Wholesale Drive to Deregulate is Unfounded, says CIPD
The knee-jerk opposition of business lobby groups to many employment rights is misplaced, the Chartered Institute of Personnel and Development (CIPD) has said.
A new CIPD report entitled The economic rights and wrongs of employment regulation, (PDF) has questioned “the wholesale drive to deregulate” advocated by many business groups. The report highlighted that the UK still has the third least regulated labour market in the world according to the OECD.
In addition, it stated that the rising numbers of employment tribunal claims were caused by an increase in multiple claims (where many employees are claiming in relation to what is in effect a single dispute with one employer) and the impact of the recession, which has seem more employees claiming unfair dismissal as businesses downsized.
The report concluded that the focus of regulatory reform should be on streamlining the red tape that accompanies regulation, rather than on watering substance of existing employee rights.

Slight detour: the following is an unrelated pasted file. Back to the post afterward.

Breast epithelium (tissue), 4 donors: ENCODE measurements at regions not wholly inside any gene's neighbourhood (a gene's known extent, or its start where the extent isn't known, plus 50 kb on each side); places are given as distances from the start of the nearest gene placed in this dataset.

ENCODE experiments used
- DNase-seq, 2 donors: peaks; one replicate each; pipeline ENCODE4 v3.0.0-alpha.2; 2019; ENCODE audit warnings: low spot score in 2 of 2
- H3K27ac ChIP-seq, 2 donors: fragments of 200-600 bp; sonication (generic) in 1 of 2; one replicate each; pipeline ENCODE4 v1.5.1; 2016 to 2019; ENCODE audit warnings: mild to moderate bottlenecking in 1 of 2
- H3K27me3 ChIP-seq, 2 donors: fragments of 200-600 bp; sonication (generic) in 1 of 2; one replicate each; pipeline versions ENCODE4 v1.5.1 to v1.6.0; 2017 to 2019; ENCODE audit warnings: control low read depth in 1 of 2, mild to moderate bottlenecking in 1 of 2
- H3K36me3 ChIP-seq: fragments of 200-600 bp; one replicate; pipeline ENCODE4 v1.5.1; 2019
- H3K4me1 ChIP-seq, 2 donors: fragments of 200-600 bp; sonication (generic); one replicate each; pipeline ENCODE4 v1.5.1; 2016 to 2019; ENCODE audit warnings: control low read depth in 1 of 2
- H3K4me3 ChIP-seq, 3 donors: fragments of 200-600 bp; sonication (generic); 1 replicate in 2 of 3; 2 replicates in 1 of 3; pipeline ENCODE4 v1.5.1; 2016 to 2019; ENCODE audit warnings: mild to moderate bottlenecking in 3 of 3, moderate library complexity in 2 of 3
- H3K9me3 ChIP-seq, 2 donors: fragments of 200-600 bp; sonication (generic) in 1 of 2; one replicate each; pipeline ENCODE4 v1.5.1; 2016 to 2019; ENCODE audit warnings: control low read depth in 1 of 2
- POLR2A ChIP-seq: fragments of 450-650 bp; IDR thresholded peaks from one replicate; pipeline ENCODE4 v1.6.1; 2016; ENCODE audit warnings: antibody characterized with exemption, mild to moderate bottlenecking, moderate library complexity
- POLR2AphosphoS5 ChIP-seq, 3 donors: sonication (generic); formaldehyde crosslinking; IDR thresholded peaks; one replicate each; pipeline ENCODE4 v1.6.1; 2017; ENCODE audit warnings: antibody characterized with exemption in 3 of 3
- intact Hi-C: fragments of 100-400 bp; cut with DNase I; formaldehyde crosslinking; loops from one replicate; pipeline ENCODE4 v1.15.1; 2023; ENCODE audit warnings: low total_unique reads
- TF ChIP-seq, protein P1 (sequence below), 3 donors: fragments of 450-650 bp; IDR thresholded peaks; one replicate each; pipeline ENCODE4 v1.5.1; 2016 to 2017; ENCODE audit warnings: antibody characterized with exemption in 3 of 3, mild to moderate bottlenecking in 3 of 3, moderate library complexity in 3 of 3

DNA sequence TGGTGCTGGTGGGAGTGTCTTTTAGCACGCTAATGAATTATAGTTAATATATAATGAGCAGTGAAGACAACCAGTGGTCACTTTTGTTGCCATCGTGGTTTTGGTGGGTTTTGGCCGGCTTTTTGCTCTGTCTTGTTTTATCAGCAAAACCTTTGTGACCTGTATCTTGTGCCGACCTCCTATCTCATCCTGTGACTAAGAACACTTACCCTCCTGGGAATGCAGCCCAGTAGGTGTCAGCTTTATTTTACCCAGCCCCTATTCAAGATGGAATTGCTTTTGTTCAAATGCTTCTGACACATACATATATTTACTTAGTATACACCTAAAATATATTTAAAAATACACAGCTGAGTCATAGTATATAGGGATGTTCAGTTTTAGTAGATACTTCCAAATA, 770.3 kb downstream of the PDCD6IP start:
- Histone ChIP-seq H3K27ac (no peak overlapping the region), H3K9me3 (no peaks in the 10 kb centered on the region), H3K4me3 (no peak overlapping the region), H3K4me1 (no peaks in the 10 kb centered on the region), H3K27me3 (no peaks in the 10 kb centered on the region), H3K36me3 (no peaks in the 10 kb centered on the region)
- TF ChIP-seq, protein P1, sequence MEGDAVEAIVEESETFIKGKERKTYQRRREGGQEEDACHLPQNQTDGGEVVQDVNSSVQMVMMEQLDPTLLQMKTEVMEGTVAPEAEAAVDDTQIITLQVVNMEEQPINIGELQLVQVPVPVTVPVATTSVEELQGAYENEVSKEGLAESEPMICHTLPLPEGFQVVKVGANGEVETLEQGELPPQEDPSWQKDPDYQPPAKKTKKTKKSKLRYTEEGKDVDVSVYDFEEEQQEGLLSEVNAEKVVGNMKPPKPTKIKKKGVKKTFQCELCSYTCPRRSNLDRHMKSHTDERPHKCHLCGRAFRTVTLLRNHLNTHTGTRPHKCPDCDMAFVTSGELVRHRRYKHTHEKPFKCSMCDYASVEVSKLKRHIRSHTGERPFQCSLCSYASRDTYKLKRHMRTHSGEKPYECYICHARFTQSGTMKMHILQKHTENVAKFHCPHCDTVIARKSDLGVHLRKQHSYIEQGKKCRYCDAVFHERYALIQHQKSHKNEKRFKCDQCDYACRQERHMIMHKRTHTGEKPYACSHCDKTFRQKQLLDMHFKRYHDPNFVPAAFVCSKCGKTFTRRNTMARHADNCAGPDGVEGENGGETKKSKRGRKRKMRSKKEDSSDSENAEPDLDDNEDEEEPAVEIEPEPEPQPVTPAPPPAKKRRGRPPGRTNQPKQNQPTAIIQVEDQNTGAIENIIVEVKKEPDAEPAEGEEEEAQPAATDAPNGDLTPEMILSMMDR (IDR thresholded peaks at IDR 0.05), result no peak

“It’s time UK business stopped seeing red whenever employment regulation is mentioned and instead adopted a more balanced, evidence-based perspective.”
said CIPD chief economic adviser, Dr John Philpott.
The Institute of Directors’ director general, Miles Templeman, said people should take the CIPD’s arguments with a big pinch of salt.
“The HR lobby is the biggest vested interest of all when it comes to the subject of employment law,” he said.
“When governments create complex regulation, employers are forced to increase their HR budgets to ensure compliance,” he added. “The fact that excessive employment regulation imposes large costs on employers and inhibits their ability to grow seems to be a matter of indifference to the HR lobby.”
The Government announced in the Budget it was removing £350 million worth of regulation as well as introducing a three-year exemption from all new domestic regulation for firms with fewer than ten employees.
Employment relations minister, Edward Davey, said:
“The areas we are reviewing are priorities for employers. Fairness for individuals will not be compromised, but where we can make legislation easier to understand, improve efficiency and reduce unnecessary bureaucracy we will.”